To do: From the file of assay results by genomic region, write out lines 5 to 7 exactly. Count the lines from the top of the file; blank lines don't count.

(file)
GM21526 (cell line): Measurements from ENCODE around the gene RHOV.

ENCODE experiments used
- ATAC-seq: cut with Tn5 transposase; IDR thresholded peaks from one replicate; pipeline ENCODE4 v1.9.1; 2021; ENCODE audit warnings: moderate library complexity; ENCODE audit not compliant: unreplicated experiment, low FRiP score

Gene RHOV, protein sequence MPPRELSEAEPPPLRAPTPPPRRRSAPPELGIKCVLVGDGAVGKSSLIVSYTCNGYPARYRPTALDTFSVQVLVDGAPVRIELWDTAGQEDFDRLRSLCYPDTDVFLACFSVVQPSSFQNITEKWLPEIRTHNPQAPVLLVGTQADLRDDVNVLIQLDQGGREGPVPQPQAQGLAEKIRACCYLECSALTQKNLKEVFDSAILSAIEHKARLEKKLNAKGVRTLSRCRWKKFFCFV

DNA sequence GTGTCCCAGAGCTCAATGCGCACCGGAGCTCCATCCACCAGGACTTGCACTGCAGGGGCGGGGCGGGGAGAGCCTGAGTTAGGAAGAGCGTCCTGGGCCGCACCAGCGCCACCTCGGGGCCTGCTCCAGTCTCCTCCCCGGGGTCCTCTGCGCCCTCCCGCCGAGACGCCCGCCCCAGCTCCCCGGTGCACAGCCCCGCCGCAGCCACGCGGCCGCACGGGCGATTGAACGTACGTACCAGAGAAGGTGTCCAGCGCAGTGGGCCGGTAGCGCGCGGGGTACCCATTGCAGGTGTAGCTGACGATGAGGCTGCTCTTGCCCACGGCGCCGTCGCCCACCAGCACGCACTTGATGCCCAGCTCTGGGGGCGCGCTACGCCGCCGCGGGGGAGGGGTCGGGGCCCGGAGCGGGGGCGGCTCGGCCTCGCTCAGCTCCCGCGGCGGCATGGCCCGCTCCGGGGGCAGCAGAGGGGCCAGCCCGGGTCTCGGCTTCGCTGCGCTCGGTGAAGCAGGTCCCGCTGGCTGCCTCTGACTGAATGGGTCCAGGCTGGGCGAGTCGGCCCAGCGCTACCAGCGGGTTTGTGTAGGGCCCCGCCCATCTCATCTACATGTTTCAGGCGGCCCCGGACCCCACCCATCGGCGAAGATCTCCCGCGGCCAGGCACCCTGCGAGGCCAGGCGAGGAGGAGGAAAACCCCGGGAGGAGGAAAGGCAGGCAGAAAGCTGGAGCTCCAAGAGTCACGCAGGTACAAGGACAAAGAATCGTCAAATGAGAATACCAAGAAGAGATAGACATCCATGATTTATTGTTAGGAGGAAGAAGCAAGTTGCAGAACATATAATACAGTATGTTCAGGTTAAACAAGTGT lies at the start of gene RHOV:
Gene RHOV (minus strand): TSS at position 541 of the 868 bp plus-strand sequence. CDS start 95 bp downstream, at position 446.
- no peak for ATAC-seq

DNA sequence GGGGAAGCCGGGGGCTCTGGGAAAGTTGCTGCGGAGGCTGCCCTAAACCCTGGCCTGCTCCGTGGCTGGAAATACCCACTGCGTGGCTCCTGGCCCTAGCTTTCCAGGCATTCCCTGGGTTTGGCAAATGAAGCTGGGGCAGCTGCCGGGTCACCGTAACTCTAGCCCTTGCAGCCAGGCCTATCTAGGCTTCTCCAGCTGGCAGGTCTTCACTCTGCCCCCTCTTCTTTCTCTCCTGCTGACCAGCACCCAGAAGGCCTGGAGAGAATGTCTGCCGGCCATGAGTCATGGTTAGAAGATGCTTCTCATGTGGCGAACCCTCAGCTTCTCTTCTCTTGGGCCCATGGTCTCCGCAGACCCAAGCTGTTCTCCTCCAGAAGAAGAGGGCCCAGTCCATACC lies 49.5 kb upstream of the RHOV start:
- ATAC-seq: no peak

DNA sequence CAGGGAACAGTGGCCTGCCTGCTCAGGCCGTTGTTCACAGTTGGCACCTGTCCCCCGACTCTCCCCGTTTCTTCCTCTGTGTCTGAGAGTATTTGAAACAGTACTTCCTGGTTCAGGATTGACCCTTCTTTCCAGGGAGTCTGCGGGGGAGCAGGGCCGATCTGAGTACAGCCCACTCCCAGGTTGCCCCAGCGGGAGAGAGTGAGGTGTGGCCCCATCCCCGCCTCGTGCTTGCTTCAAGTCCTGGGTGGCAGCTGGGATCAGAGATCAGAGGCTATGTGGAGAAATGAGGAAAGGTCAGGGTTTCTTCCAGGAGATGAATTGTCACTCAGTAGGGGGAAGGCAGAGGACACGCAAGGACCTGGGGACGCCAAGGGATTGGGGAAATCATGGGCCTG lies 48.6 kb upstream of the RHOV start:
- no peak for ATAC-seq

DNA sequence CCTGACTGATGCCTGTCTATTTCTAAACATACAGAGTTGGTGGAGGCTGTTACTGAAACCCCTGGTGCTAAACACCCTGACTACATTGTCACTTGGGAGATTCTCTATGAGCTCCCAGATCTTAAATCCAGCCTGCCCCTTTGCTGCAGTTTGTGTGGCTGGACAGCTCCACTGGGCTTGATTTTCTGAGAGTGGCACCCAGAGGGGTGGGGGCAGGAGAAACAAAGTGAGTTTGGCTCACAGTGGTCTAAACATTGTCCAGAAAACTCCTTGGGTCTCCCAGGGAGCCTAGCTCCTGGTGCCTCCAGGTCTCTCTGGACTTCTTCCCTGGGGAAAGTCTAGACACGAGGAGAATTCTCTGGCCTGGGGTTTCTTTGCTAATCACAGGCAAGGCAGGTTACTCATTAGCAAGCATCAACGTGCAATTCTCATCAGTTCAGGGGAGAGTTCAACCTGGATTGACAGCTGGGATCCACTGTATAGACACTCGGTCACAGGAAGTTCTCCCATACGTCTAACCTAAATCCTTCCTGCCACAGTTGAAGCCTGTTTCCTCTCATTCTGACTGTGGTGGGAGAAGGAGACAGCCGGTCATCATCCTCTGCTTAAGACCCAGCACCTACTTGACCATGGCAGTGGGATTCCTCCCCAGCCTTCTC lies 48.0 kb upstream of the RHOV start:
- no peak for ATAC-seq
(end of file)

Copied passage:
DNA sequence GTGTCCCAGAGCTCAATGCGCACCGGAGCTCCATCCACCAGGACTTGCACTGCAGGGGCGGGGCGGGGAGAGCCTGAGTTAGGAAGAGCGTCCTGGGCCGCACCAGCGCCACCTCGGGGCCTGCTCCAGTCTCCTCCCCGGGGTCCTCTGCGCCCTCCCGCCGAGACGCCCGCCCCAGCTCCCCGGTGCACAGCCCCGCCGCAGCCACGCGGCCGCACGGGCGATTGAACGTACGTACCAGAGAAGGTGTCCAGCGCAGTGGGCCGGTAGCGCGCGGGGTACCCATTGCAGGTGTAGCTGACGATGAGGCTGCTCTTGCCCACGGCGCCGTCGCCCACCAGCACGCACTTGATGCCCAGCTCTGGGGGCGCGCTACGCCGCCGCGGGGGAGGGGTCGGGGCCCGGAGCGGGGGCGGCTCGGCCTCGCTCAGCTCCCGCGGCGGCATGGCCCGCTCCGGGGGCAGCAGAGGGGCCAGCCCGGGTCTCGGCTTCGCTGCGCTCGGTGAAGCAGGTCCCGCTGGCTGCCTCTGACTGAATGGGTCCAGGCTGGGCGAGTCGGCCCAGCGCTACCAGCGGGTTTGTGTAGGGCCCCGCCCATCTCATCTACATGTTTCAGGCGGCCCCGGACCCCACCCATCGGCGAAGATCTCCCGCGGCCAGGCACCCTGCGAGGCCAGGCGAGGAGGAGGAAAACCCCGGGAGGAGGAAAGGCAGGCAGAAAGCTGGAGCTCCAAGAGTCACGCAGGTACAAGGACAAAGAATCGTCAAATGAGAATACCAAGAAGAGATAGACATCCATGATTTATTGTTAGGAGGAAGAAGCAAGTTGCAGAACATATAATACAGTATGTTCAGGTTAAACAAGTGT lies at the start of gene RHOV:
Gene RHOV (minus strand): TSS at position 541 of the 868 bp plus-strand sequence. CDS start 95 bp downstream, at position 446.
- no peak for ATAC-seq